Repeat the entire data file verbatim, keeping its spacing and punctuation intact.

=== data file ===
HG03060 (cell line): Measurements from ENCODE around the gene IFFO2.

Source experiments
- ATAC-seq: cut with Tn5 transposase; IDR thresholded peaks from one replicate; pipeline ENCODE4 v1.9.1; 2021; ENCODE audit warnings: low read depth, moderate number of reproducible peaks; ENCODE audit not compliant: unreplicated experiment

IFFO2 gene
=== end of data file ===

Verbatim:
HG03060 (cell line): Measurements from ENCODE around the gene IFFO2.

Source experiments
- ATAC-seq: cut with Tn5 transposase; IDR thresholded peaks from one replicate; pipeline ENCODE4 v1.9.1; 2021; ENCODE audit warnings: low read depth, moderate number of reproducible peaks; ENCODE audit not compliant: unreplicated experiment

IFFO2 gene